Moments of Clarity

The family and I are on our annual summer vacation to the northern regions of the US. It’s funny how getting away from the everyday routine can bring moments of fleeting clarity. Many years ago, when I was still bringing my work laptop with me for daily e-mail checks, I decided to send a message to my boss relaying how I wanted to work towards a different position within the company. While making that kind of decision on a whim was probably not the best idea, it worked out for me in the long run. On another work-related trip to Baltimore some years later, I made the decision to begin grooming for a leadership role. That particular move did not work out quite as well, but it took the change in routine, the removal of myself from the minutia of my normal work life, to step out and decide that I wanted a change in direction.

The nice thing about our particular vacation destination is that it does feel somewhat isolated from the rest of the world, and thus, immune to the angst and turmoil being experienced by it. Through various world events, economic scares, and political maneuverings, this lake and all its detoxifying effects remain stoic. It brings a nice feeling of continuity, and a reminder that no matter what happens on the world stage, things are going to be ok.

My moment of clarity this year came fairly early in the week. I realized that I no longer had the compulsion to read the latest terrible news on CNN.com. I was able to breeze through my Facebook and Twitter feeds without any kind of emotional reaction to toxic, baiting posts. Yet, it wasn’t apathy that gripped me – it was simply that I had no control over the actions of others. We spend so much time worrying about what other people do or say that we forget that the only things we can really, truly control are our own actions. It reminds me of an exercise I once did (for either leadership training or a Bible study, I can’t exactly remember which), where we all stood around with a piece of chalk and were instructed to draw a circle around everything over which we had complete control. As we pondered this instruction, it ultimately became clear that the only thing we could circle was the pavement immediately beneath our own feet.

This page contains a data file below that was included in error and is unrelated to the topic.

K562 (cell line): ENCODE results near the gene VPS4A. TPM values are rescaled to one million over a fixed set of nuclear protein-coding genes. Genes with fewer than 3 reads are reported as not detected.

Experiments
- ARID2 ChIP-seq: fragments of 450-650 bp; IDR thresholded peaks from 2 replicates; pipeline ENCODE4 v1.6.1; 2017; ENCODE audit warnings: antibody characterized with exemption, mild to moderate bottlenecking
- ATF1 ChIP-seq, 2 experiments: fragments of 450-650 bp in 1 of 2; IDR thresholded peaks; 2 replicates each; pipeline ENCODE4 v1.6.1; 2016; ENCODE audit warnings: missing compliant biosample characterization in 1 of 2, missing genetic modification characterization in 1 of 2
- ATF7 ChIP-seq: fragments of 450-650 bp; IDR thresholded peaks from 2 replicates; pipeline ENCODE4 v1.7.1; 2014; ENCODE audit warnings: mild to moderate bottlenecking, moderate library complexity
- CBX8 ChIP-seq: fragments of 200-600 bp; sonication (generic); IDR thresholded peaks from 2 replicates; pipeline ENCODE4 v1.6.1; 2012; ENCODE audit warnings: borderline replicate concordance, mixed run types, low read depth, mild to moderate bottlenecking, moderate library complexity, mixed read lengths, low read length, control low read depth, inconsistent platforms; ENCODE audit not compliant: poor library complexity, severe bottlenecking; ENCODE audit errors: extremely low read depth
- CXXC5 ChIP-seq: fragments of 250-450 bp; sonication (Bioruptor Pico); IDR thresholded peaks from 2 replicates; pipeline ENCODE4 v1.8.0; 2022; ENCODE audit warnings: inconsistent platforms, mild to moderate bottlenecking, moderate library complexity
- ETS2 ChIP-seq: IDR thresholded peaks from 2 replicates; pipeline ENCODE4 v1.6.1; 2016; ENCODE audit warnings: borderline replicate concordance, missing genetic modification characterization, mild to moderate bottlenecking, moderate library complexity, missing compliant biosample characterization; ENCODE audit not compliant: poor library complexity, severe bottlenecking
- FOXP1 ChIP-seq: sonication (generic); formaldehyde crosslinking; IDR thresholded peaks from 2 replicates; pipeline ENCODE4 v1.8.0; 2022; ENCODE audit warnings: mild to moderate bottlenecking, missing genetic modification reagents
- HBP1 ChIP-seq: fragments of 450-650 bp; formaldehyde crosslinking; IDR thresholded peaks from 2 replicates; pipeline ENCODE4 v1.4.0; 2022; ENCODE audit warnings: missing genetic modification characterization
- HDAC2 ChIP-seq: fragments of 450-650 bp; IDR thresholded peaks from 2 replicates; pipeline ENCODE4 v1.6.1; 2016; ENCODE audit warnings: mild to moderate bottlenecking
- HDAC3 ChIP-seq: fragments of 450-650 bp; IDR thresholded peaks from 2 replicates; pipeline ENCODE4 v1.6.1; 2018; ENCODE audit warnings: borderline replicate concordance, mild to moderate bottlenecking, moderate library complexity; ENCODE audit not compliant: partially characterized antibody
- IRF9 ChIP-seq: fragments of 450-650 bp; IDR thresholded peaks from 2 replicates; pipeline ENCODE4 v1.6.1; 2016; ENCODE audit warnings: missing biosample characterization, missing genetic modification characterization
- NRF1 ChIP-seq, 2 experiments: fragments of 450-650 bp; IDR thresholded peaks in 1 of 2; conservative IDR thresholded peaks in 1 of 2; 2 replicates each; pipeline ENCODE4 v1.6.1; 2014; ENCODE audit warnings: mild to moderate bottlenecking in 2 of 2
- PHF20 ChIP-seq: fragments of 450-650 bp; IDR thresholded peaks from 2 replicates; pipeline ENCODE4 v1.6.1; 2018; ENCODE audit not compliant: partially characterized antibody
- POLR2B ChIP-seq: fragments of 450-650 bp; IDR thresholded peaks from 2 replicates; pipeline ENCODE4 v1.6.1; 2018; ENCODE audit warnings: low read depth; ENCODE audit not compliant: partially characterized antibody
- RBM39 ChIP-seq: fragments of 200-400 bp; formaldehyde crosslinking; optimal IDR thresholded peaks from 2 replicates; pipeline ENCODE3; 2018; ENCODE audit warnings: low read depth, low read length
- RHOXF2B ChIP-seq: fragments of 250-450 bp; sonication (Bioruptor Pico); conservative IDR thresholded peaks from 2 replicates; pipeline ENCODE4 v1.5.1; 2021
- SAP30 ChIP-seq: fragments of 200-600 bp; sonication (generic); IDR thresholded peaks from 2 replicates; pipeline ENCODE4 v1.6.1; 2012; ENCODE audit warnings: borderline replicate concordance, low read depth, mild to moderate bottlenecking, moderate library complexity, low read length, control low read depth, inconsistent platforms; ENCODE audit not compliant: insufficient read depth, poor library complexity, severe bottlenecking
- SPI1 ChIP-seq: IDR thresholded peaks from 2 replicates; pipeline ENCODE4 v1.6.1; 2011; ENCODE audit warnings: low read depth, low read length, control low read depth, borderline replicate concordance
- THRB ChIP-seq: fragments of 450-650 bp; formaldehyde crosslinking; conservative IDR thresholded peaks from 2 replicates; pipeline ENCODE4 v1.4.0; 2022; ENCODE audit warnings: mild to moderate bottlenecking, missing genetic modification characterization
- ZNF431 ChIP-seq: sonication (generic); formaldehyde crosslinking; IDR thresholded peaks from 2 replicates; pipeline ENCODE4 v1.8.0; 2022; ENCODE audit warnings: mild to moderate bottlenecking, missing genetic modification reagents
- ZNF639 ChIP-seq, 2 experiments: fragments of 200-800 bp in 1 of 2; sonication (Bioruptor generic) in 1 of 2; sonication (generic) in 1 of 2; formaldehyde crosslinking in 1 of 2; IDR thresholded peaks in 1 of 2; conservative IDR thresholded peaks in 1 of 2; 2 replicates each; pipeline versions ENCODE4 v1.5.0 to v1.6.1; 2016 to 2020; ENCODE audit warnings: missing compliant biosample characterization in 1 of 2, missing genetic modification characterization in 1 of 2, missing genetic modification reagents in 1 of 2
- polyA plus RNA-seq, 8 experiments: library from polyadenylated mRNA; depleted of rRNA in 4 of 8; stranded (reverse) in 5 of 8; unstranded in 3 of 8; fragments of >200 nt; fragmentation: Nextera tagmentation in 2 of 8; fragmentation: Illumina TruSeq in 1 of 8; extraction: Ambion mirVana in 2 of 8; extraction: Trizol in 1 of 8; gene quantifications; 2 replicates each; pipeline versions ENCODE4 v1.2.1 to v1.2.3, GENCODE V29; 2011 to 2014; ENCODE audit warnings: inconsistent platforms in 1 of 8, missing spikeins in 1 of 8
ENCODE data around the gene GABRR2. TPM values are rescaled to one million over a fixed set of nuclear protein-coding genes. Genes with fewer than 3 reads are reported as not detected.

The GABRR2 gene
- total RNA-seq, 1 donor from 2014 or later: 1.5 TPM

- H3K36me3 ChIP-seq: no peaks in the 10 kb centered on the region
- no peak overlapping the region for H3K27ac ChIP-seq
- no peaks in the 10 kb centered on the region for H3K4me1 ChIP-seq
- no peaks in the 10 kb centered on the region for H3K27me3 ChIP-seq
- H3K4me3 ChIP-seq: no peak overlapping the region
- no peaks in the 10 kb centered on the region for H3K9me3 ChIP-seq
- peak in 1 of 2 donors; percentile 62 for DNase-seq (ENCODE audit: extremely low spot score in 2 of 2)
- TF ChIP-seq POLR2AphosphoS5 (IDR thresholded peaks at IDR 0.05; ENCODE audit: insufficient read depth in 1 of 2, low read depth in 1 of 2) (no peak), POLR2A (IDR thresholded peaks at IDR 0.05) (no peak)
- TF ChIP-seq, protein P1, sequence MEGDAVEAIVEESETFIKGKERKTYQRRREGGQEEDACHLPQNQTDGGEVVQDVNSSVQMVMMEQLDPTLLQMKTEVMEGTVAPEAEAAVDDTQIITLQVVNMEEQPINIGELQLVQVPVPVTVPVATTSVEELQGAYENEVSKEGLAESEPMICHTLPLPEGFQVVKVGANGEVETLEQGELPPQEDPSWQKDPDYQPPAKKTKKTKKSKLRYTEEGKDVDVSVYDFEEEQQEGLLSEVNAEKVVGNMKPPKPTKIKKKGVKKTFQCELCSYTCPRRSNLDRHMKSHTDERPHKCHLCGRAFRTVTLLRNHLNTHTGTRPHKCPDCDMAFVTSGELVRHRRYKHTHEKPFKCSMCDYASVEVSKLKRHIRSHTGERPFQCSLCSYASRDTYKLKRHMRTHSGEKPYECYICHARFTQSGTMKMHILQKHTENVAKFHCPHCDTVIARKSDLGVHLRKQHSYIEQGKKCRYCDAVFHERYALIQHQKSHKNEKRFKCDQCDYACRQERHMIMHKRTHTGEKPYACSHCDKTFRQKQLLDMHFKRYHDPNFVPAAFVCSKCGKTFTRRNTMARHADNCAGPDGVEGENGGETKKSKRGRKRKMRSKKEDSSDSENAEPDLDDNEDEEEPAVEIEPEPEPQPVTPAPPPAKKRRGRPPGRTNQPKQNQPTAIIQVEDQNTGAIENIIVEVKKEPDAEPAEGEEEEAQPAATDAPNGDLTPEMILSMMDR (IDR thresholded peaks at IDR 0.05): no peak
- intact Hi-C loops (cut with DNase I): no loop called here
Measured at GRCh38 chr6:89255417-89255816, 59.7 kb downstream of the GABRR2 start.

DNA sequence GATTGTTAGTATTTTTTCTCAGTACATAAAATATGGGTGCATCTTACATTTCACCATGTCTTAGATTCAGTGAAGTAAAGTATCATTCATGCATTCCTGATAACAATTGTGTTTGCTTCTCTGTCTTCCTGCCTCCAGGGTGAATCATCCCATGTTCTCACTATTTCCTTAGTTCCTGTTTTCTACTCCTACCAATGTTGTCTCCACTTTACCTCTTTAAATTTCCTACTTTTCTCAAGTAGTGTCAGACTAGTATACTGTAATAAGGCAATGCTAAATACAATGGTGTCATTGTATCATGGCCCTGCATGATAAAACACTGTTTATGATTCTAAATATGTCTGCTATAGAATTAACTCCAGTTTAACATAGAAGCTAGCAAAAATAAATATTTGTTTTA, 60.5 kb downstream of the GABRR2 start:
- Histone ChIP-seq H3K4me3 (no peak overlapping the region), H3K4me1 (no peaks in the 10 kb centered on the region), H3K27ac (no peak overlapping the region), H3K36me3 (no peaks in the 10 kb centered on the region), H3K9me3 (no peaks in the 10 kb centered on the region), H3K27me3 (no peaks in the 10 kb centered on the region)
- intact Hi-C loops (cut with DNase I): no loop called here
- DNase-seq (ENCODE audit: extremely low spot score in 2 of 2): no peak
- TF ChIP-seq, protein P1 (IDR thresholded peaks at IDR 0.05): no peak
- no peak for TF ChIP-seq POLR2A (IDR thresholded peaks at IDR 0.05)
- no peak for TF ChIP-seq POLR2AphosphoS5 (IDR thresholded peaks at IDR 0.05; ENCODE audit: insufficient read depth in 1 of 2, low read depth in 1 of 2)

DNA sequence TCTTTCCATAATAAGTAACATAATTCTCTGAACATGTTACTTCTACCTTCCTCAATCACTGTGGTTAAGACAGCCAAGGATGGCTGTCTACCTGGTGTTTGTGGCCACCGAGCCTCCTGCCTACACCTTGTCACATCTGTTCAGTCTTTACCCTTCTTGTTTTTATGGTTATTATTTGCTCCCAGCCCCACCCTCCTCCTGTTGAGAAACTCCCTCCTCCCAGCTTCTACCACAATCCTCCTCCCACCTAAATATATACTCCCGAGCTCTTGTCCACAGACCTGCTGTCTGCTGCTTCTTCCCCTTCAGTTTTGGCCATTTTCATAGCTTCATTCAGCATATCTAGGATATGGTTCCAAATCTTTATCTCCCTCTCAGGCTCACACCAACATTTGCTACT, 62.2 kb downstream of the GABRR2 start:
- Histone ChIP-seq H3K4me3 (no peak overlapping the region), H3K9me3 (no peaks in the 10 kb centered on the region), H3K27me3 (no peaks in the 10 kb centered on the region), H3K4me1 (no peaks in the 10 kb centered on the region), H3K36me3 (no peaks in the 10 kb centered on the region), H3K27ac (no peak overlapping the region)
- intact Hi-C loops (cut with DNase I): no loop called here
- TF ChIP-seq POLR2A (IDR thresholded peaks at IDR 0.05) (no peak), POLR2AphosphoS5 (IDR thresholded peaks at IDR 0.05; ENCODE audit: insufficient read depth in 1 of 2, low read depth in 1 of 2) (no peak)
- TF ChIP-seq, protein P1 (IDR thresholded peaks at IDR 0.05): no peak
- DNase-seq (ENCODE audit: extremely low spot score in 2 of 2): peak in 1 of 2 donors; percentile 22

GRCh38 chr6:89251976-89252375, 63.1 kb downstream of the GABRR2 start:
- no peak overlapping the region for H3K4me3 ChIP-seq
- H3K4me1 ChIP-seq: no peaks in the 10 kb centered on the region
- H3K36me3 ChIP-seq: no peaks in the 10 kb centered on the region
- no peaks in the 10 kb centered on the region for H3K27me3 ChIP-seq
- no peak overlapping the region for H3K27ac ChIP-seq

Yesterday, I pulled up my Facebook feed and saw the same old things. Trump will ruin the country. Hillary will ruin the country. These lives matter, those lives matter. I even saw one friend bemoaning what his other Facebook friends had chosen to post in their own feeds. Nearly all of these posts and shares are designed to “raise awareness” of some thing or another – or to put it another way – to provoke others into taking some sort of action. To control something outside of ourselves, be it our environment, our circumstances, our friends. And yet, this kind of control is an illusion. We can’t manipulate our environment to the extent that we’ve been led to believe, and that scares us and offends our western sensibilities.

Wouldn’t it just be easier to focus on what we do have full control over? Wouldn’t focusing on our own actions, instead of those of others, ultimately not only effect more change for our respective causes, but also allow for more happiness and less stress as we remove those unnecessary burdens and worries from our lives? Perhaps we’d even enjoy our online friendships more if we didn’t mentally attach specific political ideologies and worldviews to every update they share.

It’s tough, I admit. I’m passionate about certain things, and I like to share those things with my friends and even “recruit” them to my way of thinking on order to better relate to them and to share experiences. But I think that perhaps these efforts actually have the opposite effect. Perhaps it’s time for me to focus on what’s inside the circle. As a Christian, this should be a very familiar concept to me, as we’ve always known that the mysterious nature of God is not controlled by us. It’s not our place to try and manipulate His will though offerings or “being good”or following commandments and rituals. The rain falls on the just and the unjust.

But the desire to control is real, and shrinking that sphere down to an area that includes exactly one person requires some real effort, especially when those around you continue to try to expand theirs!

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